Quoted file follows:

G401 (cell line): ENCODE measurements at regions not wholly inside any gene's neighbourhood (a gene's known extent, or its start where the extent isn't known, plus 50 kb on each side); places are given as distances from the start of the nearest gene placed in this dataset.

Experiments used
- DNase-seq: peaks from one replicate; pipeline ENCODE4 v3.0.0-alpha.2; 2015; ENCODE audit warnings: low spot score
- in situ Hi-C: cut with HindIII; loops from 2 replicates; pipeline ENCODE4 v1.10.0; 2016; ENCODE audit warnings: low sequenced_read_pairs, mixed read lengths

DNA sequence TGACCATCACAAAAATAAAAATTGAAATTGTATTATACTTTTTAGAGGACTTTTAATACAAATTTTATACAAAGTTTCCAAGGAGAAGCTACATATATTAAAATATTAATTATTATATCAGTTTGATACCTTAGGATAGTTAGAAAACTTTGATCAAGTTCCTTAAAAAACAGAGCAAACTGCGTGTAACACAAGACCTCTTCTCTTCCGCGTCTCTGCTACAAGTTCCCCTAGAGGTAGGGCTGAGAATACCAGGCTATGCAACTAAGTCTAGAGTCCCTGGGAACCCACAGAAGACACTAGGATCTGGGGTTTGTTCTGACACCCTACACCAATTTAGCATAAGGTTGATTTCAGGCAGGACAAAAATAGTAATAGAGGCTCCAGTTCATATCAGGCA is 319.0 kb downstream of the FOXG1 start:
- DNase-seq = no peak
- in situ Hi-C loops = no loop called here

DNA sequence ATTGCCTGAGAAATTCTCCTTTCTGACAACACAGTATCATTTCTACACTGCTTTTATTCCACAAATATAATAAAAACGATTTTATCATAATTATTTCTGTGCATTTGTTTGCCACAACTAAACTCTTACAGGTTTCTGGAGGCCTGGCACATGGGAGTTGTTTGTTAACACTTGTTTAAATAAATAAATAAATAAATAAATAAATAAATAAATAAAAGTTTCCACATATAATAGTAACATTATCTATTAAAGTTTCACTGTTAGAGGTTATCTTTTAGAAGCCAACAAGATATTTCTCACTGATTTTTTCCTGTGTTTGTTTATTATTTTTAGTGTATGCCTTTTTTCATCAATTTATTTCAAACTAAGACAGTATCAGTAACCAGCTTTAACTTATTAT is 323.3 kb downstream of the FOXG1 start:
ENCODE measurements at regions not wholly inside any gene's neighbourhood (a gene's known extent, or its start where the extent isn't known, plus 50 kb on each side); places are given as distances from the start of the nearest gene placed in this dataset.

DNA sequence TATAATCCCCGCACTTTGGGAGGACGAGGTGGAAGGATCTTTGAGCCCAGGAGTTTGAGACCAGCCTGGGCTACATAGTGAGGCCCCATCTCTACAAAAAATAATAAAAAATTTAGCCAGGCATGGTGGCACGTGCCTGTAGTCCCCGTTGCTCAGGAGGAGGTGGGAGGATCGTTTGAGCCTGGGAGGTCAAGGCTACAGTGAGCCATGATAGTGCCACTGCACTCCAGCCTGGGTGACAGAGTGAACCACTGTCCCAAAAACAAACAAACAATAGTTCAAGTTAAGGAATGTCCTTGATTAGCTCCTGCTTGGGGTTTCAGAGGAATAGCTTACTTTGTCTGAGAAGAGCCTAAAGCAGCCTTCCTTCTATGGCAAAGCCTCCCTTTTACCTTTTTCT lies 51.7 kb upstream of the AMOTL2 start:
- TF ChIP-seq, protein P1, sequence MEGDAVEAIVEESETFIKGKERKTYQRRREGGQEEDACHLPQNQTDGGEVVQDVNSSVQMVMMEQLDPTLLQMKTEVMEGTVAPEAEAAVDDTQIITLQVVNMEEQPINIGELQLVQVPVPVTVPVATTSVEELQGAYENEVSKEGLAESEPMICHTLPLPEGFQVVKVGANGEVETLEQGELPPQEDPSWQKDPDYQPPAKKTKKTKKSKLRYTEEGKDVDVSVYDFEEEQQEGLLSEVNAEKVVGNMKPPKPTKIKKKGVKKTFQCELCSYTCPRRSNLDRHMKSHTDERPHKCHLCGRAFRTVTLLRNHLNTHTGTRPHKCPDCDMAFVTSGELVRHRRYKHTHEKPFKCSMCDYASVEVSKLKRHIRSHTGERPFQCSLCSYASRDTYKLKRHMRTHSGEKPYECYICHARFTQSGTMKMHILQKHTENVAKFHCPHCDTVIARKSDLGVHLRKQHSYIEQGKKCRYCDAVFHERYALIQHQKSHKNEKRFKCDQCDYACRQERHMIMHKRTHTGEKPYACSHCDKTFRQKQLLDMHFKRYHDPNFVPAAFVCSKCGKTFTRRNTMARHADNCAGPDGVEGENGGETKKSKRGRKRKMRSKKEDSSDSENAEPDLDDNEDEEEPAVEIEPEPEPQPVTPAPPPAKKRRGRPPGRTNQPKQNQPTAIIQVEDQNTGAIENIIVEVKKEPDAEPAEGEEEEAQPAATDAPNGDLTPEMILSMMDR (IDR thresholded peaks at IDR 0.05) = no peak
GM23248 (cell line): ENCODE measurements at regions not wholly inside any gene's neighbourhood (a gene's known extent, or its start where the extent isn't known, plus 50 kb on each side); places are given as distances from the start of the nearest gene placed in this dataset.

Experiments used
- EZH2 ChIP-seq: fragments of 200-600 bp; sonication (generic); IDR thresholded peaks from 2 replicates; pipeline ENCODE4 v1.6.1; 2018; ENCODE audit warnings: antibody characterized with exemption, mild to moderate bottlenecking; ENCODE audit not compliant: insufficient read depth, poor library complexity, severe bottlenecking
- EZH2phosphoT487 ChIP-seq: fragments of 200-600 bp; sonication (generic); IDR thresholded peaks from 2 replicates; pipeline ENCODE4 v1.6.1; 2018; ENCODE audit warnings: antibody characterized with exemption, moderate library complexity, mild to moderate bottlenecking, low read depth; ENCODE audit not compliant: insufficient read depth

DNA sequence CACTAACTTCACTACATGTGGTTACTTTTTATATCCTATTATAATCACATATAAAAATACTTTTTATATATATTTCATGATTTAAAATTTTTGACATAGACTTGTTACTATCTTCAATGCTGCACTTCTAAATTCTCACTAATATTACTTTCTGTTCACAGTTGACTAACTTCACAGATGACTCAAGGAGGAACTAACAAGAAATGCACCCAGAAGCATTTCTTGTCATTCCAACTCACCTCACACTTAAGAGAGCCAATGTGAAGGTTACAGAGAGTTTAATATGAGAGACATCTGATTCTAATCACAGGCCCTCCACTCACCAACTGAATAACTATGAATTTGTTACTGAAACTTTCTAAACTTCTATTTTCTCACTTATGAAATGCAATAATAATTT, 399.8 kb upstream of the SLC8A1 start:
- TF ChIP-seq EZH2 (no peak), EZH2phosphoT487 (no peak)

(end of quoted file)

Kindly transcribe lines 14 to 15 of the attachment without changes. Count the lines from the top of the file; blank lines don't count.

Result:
- EZH2 ChIP-seq: fragments of 200-600 bp; sonication (generic); IDR thresholded peaks from 2 replicates; pipeline ENCODE4 v1.6.1; 2018; ENCODE audit warnings: antibody characterized with exemption, mild to moderate bottlenecking; ENCODE audit not compliant: insufficient read depth, poor library complexity, severe bottlenecking
- EZH2phosphoT487 ChIP-seq: fragments of 200-600 bp; sonication (generic); IDR thresholded peaks from 2 replicates; pipeline ENCODE4 v1.6.1; 2018; ENCODE audit warnings: antibody characterized with exemption, moderate library complexity, mild to moderate bottlenecking, low read depth; ENCODE audit not compliant: insufficient read depth